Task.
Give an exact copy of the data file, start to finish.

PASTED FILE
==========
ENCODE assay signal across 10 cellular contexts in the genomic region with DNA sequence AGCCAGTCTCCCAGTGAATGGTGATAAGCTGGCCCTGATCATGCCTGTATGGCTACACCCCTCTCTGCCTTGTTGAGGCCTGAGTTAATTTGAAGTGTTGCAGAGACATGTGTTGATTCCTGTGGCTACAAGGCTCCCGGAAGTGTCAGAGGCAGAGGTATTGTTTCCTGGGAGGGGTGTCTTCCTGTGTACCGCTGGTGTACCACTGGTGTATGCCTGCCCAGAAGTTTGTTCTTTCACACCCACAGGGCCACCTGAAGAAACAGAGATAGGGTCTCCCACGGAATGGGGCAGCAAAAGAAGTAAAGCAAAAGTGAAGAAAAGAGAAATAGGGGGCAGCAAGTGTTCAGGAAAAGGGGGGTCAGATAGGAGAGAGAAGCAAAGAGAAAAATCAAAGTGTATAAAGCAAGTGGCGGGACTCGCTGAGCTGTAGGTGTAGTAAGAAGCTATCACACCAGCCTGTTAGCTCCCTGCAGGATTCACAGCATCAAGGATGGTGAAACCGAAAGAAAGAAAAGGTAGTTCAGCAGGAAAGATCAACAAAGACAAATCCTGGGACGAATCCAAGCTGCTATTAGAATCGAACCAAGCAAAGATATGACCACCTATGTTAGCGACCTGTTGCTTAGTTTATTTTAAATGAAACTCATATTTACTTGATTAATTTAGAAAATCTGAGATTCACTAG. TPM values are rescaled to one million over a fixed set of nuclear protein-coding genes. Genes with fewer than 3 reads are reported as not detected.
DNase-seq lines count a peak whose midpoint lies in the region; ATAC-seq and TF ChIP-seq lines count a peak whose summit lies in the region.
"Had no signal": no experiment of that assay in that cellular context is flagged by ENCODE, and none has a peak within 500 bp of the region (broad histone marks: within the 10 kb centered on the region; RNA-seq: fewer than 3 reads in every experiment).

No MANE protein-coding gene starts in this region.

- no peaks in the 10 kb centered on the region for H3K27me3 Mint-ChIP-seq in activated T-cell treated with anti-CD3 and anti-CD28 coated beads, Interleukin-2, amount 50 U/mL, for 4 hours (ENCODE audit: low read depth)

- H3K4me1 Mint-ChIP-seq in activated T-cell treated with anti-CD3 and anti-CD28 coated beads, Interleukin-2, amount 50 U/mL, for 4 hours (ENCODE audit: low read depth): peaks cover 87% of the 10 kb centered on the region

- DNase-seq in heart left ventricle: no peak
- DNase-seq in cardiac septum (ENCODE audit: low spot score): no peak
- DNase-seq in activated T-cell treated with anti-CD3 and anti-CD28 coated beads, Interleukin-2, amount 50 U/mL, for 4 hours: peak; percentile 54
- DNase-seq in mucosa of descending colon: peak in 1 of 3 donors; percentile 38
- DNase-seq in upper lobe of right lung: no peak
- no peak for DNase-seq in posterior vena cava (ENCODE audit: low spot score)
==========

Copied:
ENCODE assay signal across 10 cellular contexts in the genomic region with DNA sequence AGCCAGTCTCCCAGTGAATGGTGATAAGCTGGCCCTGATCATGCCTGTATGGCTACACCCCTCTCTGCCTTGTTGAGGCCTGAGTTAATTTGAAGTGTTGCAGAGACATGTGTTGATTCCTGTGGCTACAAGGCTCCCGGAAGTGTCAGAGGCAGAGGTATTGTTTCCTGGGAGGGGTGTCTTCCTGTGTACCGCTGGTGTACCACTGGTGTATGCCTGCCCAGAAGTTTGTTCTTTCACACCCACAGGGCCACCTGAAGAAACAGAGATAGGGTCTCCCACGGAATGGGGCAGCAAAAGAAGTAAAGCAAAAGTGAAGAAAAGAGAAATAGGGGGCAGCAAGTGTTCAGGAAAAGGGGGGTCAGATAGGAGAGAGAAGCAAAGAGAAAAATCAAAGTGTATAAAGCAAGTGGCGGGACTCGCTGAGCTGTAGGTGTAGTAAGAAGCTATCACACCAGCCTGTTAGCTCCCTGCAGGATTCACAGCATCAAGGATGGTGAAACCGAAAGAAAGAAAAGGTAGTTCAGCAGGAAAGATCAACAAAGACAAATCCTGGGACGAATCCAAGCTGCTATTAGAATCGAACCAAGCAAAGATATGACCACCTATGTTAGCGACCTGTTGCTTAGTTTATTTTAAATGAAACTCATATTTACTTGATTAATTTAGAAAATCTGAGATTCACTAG. TPM values are rescaled to one million over a fixed set of nuclear protein-coding genes. Genes with fewer than 3 reads are reported as not detected.
DNase-seq lines count a peak whose midpoint lies in the region; ATAC-seq and TF ChIP-seq lines count a peak whose summit lies in the region.
"Had no signal": no experiment of that assay in that cellular context is flagged by ENCODE, and none has a peak within 500 bp of the region (broad histone marks: within the 10 kb centered on the region; RNA-seq: fewer than 3 reads in every experiment).

No MANE protein-coding gene starts in this region.

- no peaks in the 10 kb centered on the region for H3K27me3 Mint-ChIP-seq in activated T-cell treated with anti-CD3 and anti-CD28 coated beads, Interleukin-2, amount 50 U/mL, for 4 hours (ENCODE audit: low read depth)

- H3K4me1 Mint-ChIP-seq in activated T-cell treated with anti-CD3 and anti-CD28 coated beads, Interleukin-2, amount 50 U/mL, for 4 hours (ENCODE audit: low read depth): peaks cover 87% of the 10 kb centered on the region

- DNase-seq in heart left ventricle: no peak
- DNase-seq in cardiac septum (ENCODE audit: low spot score): no peak
- DNase-seq in activated T-cell treated with anti-CD3 and anti-CD28 coated beads, Interleukin-2, amount 50 U/mL, for 4 hours: peak; percentile 54
- DNase-seq in mucosa of descending colon: peak in 1 of 3 donors; percentile 38
- DNase-seq in upper lobe of right lung: no peak
- no peak for DNase-seq in posterior vena cava (ENCODE audit: low spot score)